David Beckworth: And so President Trump is just maybe lighting the match. In fact, you mentioned Hank Paulson, our Treasury Secretary, who did these strategic engagement talks, and he even came out recently, didn't he, and said, “That was a waste.” Didn't he say something along those lines? He's more skeptical of what they accomplished.
Christine McDaniel: Right, but there's always 20/20 hindsight. Remember, I really believe that we do the best we can at the time with all the information we have at the time, and I think the Bush administration did that at that time. It wasn't at all to the point of urgency as it is now. Remember, after 2008, all bets were off. And remember, up until 2008, the private sector in the Chinese economy was growing as a share of GDP. After 2008, that changed and even reversed course.
David Beckworth: Yeah, okay. So these developments are a long time coming, Trump has just put a match to them, he's put his unique way of solving it into play, so it'll be interesting to see what happens going forward now. So China's probably the big, the most important, issue, the most significant issue, may be his legacy when he's out of office.
David Beckworth: But there's another trade deal that he's worked on, I call it NAFTA 2.0, but it has its own name, USMCA. Tell us about that.
Christine McDaniel: USMCA, the United States - Mexico - Canada Agreement. Somebody asked me what the biggest difference was from NAFTA, and without really thinking I said it's the name. I still, in a way, think that, and I don't think that's a bad thing. The term NAFTA did carry a lot of baggage with it, and the new name kind of gets rid of that.
Christine McDaniel: But more seriously, it has been signed, it's not sealed and delivered yet, will it go past U.S. Congress, Republicans have voiced some concerns on it, Democrats have voiced some concerns on it, but there's really something in there for everyone. And I think at this point everyone's just so exhausted and longing for a certainty at least among our closest neighbors. Why would we go back and dig into all that again?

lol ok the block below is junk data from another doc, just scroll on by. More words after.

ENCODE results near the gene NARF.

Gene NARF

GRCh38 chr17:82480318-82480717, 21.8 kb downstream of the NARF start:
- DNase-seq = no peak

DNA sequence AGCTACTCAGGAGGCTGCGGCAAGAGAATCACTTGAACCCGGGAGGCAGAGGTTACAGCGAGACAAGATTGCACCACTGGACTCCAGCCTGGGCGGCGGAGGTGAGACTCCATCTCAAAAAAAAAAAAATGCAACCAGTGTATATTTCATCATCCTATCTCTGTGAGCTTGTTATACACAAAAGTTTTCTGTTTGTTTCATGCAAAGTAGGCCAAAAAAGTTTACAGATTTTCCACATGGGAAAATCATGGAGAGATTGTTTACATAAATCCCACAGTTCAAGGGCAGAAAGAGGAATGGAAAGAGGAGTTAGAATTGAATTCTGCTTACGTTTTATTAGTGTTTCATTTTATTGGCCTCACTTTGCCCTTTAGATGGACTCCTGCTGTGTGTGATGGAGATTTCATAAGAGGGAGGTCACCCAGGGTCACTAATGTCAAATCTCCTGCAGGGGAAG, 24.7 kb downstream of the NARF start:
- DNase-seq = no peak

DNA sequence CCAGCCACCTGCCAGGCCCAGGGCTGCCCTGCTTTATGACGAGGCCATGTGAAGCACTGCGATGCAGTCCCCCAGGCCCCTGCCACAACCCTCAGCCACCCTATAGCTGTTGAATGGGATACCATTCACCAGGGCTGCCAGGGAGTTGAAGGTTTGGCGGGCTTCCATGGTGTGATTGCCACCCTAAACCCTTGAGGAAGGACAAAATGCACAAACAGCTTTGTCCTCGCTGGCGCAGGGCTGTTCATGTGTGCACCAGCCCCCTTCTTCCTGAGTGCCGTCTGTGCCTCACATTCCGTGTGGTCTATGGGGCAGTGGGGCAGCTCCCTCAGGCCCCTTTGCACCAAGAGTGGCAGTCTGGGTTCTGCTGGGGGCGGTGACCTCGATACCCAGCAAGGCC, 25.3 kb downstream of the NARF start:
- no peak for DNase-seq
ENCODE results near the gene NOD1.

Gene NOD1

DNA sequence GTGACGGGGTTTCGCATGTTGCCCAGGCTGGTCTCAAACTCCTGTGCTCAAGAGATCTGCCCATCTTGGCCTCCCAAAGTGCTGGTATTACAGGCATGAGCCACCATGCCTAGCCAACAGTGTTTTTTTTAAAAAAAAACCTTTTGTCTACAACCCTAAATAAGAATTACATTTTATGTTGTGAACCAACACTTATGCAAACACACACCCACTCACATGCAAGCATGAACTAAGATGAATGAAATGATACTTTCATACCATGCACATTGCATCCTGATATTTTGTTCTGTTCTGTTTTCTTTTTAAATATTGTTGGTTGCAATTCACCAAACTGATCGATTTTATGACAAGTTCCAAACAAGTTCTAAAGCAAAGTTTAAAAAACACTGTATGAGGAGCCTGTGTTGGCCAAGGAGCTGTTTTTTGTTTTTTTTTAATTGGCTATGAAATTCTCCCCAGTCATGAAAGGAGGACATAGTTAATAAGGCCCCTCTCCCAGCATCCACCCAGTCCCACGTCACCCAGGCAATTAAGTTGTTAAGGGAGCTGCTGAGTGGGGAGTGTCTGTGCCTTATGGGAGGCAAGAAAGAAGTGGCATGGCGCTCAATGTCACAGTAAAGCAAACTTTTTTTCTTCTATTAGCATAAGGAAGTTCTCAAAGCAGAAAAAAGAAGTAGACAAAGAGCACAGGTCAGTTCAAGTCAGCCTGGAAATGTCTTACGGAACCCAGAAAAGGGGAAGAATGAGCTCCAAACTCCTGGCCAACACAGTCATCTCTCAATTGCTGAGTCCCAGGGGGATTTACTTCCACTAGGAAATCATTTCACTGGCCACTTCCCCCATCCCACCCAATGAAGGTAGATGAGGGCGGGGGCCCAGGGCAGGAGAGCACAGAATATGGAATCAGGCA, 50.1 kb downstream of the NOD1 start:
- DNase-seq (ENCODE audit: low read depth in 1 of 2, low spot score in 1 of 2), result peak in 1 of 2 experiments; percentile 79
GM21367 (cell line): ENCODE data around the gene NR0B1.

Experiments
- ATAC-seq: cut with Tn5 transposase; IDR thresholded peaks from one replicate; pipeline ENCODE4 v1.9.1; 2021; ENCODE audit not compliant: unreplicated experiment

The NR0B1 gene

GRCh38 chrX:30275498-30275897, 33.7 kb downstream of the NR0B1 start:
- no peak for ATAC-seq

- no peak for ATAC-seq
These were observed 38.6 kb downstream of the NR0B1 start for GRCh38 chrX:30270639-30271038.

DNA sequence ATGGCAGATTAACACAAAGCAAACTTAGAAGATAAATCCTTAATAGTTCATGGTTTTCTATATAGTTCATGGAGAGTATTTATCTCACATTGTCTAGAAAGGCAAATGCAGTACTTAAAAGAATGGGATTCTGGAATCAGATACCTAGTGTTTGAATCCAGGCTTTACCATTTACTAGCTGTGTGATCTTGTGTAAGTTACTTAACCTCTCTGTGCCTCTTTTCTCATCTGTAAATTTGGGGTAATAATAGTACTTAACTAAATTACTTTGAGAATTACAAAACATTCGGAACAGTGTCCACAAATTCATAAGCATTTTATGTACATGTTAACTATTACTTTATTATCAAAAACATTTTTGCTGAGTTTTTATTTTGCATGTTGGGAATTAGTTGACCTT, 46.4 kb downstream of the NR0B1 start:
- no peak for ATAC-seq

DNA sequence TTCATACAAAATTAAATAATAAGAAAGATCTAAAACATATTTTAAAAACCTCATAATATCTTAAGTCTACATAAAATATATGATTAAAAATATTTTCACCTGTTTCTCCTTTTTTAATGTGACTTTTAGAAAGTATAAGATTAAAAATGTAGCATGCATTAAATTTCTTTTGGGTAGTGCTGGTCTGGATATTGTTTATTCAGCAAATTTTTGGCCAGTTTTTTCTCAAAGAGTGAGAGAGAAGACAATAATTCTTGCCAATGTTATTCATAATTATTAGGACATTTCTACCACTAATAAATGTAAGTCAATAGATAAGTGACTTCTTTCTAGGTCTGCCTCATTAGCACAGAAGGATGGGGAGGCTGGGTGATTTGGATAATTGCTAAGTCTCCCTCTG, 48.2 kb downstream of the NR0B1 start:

Christine McDaniel: I think one question is, will Mexico and Canada hold the United States to their promise on lifting those 232 tariffs? I would certainly hope so.
David Beckworth: Explain those, those are the national security tariffs?
Christine McDaniel: Section 232, national security tariffs on steel and aluminum. The U.S. said that they would lift those tariffs off of imports from Canada and Mexico once they reached an agreement on NAFTA 2.0, of USMCA. And now that it has been signed ...
David Beckworth: It should happen.
Christine McDaniel: It should happen. To be fair, Ambassador Lighthizer did say they were working on it, they can only do so many things at once. You saw how he went to the hill recently. So it'd be great if they could get this done before the end of the year, do it with a Republican-led House, at least it'd have support from them. But if you wait-
David Beckworth: You're not sure what will happen next year.
Christine McDaniel: You just don't know, because you've got a lot of steel people in Congress from steel states, and meanwhile the downstream manufacturers are hurting. But they don't always have the same political clout that the steel producers do. So we'll see.
David Beckworth: The hope is that in the next few weeks something happens. And this is where it's hard for me not to get cynical and get critical of Trump, despite all the praise I gave him earlier. But what was the reason for invoking a national security clause on Canada in tariffs, were we afraid they were gonna invade us, or attack us, or ... I know I'm being a little silly here, but explain his justification for using a national security threat or clause-
Christine McDaniel: Well, so the tariffs were on everybody. So you had to ... For other countries, they had to come to the United States and try to get a deal to get out of those tariffs. He kept those tariffs on Canada and Mexico, you could argue, because he wanted to hold leverage over them to get a NAFTA 2.0 deal done. Secretary Ross stated that, when asked about Canada, of all places, he said that they had evidence of circumvention. Chinese and other non-North American steel was entering the United States through Canada illegally.